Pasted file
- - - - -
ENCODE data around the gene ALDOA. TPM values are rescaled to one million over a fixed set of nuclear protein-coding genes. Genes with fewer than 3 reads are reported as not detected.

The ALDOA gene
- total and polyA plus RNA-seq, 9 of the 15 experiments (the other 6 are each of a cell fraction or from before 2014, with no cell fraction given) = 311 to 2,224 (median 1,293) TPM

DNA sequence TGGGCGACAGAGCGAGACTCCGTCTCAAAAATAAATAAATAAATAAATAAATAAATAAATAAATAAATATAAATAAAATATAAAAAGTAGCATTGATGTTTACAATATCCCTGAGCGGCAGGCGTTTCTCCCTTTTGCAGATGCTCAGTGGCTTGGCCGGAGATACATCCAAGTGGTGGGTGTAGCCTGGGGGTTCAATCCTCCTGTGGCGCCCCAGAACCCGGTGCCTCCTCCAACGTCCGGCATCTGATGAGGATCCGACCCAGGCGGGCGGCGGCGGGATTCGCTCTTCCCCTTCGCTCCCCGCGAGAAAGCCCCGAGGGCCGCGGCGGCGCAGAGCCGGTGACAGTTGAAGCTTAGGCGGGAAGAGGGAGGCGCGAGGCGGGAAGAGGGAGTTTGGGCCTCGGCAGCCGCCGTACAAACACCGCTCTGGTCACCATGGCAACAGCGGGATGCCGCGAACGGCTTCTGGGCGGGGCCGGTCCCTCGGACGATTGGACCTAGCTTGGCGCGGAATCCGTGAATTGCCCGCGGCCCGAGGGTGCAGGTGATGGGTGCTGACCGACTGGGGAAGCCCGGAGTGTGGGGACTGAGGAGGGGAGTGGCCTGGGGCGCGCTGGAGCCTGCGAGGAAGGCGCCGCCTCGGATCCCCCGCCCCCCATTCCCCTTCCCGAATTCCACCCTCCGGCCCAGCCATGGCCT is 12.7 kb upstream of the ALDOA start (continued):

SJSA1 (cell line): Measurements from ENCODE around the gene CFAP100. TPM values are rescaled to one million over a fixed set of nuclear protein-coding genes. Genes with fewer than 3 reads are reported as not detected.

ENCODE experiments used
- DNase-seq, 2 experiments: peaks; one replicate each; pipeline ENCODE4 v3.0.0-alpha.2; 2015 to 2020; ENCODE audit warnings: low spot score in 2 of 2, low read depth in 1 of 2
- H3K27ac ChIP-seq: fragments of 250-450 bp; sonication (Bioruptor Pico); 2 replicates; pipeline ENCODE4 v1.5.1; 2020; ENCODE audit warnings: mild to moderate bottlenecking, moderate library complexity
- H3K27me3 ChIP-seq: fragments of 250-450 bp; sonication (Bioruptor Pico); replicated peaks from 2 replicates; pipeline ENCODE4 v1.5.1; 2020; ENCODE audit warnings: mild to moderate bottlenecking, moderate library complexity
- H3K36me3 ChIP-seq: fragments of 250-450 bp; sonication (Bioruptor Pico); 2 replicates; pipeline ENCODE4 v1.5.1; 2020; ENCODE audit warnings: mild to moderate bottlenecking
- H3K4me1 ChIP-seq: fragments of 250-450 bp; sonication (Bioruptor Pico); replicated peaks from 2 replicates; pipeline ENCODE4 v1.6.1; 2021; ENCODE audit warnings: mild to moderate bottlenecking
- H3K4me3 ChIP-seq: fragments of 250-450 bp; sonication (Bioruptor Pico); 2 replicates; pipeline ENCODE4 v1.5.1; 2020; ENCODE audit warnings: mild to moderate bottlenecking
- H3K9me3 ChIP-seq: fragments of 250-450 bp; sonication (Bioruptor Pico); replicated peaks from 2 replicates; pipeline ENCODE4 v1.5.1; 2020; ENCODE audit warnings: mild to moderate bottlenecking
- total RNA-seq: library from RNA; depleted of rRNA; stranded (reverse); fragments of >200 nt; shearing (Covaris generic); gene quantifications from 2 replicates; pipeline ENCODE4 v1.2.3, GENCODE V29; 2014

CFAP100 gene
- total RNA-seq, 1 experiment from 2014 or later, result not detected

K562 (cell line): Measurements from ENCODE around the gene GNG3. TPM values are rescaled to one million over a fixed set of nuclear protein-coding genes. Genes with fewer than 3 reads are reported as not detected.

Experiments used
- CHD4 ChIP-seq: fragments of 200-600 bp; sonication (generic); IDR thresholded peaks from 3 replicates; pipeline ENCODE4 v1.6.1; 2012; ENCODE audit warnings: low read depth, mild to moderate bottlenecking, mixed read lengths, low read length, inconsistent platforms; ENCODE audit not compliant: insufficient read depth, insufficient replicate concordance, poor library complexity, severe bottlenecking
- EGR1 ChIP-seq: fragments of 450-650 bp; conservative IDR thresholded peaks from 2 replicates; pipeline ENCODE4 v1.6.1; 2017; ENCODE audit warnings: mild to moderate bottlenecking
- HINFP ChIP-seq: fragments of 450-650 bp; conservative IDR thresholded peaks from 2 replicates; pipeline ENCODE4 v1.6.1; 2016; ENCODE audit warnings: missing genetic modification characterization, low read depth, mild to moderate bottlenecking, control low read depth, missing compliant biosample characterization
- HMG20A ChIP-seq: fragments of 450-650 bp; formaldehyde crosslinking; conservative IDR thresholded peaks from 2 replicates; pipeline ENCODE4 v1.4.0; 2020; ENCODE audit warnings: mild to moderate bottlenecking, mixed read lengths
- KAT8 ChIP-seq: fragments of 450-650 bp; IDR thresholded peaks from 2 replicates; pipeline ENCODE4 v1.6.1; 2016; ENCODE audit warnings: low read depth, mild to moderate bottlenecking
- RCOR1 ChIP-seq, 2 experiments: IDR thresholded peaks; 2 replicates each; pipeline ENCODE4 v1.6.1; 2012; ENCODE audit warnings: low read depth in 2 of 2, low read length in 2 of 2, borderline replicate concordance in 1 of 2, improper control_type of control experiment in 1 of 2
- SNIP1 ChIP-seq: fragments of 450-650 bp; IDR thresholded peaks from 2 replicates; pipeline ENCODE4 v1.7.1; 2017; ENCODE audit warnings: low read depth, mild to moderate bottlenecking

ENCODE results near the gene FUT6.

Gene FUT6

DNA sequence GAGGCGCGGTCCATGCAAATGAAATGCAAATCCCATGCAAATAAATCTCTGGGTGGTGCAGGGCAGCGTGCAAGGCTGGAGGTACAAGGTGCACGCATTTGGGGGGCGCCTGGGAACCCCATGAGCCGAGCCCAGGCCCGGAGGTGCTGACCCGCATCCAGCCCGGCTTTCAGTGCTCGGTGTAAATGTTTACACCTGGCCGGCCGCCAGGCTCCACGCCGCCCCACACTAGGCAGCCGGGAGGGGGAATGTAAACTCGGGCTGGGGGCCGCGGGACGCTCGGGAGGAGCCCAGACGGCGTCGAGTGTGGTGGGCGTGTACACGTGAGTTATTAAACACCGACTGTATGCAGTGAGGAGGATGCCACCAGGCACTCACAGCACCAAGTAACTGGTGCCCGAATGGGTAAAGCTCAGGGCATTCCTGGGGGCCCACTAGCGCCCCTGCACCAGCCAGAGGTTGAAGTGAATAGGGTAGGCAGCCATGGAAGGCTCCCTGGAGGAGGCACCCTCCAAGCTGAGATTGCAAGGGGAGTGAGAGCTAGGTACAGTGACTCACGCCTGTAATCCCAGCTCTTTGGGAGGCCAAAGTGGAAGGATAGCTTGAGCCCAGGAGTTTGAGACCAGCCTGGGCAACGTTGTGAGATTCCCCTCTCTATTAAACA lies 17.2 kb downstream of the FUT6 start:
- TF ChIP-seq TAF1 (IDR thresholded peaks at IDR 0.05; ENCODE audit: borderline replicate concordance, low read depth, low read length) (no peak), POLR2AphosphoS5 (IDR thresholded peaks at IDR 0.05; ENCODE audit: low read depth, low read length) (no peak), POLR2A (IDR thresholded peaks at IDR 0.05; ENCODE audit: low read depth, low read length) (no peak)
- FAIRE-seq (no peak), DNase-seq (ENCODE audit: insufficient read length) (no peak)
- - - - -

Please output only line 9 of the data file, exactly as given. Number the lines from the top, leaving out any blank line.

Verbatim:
- H3K27me3 ChIP-seq: fragments of 250-450 bp; sonication (Bioruptor Pico); replicated peaks from 2 replicates; pipeline ENCODE4 v1.5.1; 2020; ENCODE audit warnings: mild to moderate bottlenecking, moderate library complexity